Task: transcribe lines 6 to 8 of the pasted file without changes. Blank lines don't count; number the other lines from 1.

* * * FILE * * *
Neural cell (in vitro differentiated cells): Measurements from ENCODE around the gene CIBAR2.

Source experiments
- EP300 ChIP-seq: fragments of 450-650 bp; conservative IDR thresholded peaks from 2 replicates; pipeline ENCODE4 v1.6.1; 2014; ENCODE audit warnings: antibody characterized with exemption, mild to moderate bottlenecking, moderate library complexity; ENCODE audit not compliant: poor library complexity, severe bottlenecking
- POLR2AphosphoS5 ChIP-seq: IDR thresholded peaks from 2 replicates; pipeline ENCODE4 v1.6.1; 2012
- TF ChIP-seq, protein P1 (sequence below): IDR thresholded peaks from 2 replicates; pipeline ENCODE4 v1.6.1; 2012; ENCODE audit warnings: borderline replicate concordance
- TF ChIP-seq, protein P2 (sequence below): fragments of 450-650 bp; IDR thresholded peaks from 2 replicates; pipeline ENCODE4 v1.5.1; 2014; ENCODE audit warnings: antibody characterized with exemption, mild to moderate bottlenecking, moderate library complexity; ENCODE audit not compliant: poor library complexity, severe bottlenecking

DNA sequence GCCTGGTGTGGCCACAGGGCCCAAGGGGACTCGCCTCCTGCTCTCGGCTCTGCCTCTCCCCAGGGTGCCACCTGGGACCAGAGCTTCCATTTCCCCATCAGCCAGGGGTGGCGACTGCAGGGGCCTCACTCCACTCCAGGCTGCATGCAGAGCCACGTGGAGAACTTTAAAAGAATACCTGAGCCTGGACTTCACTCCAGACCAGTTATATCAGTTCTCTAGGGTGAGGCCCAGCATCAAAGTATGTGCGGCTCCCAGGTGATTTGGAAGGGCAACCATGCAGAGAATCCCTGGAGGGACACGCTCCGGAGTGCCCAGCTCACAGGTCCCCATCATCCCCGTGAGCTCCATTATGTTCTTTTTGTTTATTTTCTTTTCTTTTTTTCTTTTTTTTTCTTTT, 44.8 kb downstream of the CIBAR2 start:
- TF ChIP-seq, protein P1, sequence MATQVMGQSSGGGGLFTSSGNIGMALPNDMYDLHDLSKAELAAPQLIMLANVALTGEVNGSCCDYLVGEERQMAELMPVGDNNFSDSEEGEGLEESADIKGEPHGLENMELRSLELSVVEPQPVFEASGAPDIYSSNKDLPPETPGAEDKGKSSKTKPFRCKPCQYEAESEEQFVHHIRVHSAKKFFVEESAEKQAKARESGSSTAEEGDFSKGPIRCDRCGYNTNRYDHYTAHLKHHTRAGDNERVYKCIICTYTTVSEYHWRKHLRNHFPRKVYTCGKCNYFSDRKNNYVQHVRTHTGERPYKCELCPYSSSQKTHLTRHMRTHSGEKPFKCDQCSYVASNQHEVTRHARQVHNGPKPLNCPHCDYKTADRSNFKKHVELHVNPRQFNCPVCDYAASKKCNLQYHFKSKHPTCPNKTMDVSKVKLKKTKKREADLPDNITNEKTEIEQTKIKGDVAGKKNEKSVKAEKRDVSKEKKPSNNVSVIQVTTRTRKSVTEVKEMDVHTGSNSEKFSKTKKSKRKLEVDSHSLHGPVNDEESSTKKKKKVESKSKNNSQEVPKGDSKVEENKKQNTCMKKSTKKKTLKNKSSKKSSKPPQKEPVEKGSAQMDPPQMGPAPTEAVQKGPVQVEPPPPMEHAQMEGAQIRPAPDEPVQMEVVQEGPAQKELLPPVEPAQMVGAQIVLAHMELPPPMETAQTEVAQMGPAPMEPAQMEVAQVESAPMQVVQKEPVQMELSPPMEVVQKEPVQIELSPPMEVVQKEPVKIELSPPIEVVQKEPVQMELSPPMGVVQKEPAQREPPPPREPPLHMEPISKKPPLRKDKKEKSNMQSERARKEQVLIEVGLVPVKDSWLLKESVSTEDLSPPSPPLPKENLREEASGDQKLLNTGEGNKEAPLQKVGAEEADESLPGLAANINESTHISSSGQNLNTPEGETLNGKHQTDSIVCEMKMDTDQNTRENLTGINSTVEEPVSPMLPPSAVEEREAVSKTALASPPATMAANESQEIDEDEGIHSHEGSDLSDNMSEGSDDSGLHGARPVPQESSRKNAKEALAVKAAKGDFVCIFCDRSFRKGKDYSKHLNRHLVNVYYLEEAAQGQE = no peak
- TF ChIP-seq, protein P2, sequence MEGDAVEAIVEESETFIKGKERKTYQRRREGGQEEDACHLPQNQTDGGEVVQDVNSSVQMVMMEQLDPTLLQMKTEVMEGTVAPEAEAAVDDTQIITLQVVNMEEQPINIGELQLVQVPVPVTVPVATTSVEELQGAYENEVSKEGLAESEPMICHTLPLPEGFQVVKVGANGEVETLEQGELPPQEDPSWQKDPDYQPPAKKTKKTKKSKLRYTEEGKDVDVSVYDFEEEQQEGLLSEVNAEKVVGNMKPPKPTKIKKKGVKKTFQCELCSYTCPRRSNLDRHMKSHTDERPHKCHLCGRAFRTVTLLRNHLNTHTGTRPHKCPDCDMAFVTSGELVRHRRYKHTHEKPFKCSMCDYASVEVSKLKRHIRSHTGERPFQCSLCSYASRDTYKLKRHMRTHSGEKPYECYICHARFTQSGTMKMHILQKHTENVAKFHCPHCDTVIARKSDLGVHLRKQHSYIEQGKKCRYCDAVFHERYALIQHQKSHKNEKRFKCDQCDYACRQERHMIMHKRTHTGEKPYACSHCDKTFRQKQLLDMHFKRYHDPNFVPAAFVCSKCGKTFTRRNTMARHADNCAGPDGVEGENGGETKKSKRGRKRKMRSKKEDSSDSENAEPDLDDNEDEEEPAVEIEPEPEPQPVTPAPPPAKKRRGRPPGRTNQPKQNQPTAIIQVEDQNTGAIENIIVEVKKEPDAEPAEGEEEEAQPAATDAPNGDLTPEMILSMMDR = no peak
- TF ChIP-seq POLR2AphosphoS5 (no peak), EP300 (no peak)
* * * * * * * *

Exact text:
- TF ChIP-seq, protein P2 (sequence below): fragments of 450-650 bp; IDR thresholded peaks from 2 replicates; pipeline ENCODE4 v1.5.1; 2014; ENCODE audit warnings: antibody characterized with exemption, mild to moderate bottlenecking, moderate library complexity; ENCODE audit not compliant: poor library complexity, severe bottlenecking

DNA sequence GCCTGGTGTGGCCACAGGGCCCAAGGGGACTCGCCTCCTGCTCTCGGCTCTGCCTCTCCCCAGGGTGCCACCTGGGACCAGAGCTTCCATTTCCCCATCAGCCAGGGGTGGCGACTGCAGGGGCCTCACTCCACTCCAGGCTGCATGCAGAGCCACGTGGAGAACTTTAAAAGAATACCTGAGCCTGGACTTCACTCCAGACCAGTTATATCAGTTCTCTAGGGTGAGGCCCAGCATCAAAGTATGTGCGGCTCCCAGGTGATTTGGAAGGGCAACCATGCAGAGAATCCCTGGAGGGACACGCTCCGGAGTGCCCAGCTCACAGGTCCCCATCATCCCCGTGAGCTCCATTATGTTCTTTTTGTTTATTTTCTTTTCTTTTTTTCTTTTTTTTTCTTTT, 44.8 kb downstream of the CIBAR2 start:
- TF ChIP-seq, protein P1, sequence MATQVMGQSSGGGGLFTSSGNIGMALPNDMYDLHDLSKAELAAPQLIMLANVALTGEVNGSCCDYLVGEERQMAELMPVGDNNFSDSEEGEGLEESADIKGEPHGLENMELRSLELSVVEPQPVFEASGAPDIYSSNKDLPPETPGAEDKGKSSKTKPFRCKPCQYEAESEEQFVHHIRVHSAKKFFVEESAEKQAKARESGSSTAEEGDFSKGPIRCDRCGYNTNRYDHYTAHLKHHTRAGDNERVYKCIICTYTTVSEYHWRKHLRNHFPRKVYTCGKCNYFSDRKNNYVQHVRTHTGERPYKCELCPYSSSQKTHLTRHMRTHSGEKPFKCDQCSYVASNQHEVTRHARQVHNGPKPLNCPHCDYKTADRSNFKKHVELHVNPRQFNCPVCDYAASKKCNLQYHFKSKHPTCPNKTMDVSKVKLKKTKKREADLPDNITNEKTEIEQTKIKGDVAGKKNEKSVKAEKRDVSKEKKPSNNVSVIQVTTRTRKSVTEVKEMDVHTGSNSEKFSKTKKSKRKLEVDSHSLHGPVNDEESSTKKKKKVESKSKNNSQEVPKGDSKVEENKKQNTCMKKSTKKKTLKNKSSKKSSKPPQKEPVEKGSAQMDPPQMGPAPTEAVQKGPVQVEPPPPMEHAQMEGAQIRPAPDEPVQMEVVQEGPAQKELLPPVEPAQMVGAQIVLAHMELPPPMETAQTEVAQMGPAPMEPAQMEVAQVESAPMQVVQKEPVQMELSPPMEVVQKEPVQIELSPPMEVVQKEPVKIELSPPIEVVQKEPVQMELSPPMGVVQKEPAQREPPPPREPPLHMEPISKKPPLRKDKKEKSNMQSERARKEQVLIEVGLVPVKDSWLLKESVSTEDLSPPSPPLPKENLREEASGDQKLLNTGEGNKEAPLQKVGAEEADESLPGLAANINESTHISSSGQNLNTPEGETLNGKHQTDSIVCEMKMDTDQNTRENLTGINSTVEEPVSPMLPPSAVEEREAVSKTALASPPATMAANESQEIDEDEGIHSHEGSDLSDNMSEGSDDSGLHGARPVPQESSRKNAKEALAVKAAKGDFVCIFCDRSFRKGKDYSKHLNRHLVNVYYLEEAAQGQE = no peak